As they reproduce, RNA viruses such as the novel coronavirus frequently make a mistake, and the surface of the resulting virus will be slightly different to what it was before. There are some mutations which result in the virus’s death. Others make it more potent. Larger mutations come about when a virus hops from one species to another. This can be dangerous. We heard, for instance, that the virus infected some minks in Denmark, so they killed all of them. This was a smart decision, because if the virus kept mutating in minks, then jumped back to humans, it could have become a lot more deadly and contagious very quickly. Remember, this was the case with the bird and swine flus.

It is no coincidence that in recent times, all such epidemics and pandemics, including SARS and MERS, started in China, where humans have a very different relationship with animals and animal hygiene. This might soon become a serious topic of conversation on an international level, but it will be difficult, of course.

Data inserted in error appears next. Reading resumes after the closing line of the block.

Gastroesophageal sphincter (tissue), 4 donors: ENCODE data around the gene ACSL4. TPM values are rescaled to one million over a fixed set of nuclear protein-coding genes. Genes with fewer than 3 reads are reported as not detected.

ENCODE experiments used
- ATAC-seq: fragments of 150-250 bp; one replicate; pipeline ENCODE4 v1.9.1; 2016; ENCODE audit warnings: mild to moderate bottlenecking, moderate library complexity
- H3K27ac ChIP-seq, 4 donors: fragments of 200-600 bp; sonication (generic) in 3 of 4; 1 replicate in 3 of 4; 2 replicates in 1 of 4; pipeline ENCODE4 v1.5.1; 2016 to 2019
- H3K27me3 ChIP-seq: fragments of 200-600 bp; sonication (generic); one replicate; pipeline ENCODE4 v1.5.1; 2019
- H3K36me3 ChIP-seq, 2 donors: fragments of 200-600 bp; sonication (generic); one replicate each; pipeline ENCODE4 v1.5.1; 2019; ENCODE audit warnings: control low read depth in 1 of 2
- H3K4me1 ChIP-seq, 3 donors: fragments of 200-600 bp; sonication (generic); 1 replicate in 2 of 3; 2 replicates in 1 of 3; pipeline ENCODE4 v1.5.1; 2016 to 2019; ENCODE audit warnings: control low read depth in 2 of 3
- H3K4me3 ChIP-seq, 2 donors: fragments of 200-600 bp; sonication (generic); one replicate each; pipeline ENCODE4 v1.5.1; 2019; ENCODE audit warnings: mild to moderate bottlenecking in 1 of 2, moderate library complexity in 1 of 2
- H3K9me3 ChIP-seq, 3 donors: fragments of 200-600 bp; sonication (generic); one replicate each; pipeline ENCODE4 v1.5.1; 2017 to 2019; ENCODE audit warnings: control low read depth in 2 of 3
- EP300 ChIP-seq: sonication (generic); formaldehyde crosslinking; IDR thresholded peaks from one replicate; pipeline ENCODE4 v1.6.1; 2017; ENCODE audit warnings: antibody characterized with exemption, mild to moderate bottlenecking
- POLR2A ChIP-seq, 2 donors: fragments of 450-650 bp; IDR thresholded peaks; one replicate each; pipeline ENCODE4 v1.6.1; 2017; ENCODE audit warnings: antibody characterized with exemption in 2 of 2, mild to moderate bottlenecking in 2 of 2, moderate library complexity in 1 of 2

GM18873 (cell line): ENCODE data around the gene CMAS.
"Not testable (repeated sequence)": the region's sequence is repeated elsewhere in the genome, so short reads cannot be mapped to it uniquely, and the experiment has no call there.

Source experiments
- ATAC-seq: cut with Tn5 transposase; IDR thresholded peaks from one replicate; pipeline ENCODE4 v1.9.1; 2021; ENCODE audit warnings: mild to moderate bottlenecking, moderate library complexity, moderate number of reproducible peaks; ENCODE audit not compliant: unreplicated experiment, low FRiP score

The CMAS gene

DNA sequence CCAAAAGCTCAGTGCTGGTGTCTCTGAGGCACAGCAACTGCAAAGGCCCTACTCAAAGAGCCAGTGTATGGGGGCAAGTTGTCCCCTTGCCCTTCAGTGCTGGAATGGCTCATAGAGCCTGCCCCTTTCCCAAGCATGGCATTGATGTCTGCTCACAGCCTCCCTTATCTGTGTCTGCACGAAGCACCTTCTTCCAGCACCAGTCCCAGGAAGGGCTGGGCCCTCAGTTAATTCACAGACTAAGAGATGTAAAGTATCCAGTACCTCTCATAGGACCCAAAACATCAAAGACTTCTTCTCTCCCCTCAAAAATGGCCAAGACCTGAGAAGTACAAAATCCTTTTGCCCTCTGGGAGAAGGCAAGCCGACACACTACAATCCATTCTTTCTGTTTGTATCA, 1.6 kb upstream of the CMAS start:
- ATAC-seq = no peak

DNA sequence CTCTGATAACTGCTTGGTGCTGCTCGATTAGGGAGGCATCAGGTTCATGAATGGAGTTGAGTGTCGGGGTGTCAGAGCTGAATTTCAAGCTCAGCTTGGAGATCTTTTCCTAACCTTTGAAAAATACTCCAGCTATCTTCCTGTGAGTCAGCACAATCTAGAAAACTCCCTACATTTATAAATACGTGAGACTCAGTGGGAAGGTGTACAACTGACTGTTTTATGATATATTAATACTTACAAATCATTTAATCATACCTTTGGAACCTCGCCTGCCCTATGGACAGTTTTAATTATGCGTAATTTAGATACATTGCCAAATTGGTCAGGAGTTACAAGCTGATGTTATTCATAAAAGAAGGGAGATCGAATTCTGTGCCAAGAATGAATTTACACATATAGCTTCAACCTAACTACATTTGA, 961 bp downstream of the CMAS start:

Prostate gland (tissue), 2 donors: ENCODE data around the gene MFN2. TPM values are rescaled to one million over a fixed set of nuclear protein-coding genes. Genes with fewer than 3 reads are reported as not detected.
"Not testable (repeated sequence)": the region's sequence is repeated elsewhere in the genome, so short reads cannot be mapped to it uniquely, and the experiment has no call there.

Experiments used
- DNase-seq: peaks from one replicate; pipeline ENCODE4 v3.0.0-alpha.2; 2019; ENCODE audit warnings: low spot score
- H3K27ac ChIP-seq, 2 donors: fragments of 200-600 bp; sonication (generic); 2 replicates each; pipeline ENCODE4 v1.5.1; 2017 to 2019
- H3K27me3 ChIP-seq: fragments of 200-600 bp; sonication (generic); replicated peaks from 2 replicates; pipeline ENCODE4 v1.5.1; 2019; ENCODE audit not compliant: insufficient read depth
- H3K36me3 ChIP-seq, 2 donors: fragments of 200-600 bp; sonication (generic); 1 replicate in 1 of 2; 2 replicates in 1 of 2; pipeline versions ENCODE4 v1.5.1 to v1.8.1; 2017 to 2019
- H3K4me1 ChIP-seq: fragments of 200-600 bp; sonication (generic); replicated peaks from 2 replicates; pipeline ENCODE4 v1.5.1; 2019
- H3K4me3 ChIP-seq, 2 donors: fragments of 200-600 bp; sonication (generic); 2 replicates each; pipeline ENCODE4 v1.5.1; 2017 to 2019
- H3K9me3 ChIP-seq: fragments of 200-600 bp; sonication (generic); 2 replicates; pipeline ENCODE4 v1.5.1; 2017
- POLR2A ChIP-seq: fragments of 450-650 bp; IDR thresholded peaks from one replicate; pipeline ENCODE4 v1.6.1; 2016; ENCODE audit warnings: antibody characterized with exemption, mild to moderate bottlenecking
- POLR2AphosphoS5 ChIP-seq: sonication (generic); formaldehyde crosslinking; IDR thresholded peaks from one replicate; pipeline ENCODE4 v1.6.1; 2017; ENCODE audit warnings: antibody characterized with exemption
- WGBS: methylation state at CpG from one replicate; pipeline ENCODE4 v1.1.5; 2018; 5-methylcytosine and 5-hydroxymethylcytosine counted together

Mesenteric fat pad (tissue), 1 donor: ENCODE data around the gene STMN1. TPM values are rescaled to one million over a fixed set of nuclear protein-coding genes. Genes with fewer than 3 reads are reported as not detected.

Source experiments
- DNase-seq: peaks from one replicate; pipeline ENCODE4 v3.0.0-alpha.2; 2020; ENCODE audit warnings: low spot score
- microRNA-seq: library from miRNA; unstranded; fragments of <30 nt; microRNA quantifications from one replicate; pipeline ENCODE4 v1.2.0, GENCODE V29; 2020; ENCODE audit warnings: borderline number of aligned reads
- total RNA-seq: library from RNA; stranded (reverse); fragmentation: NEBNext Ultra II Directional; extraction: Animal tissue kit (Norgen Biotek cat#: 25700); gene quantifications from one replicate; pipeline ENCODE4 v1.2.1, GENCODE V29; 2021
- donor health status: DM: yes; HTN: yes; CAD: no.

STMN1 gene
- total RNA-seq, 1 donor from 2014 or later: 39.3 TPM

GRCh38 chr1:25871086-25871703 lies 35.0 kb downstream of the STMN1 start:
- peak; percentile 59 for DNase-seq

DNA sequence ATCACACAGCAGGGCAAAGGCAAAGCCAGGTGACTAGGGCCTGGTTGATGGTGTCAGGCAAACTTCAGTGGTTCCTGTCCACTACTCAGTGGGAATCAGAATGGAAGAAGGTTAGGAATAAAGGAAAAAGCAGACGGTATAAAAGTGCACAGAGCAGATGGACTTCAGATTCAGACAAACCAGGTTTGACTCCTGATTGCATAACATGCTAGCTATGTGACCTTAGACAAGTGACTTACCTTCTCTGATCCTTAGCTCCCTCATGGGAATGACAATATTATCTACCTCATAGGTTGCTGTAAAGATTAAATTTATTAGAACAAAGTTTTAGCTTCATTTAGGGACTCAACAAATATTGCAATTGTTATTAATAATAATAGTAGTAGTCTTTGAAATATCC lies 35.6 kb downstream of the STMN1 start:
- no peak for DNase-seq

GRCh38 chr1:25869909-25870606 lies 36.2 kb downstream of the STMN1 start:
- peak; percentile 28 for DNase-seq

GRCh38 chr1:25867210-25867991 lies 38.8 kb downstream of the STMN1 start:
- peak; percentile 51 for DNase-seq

Is there a possibility that despite vaccination, SARS-Cov-2 will become endemic in the human population, and stay with us?

Yes. Based on how the virus has been mutating so far, it is highly likely that it will behave similarly to the common flu, and we will have to be revaccinated every so often in order to remain protected. Even without mutations, however, we do not yet know exactly how long protection lasts. Based on animal experiments done so far, the current vaccines’ protection may last up to two years.

On this note, it is important to understand that reinfection is rather rare even without vaccination. As the virus mutates, reinfection becomes more likely, but in around 95% of such cases, symptoms are mild.

You have previously said that you do not believe people should be able to choose which vaccine they want to have administered to themselves. Do you still believe so?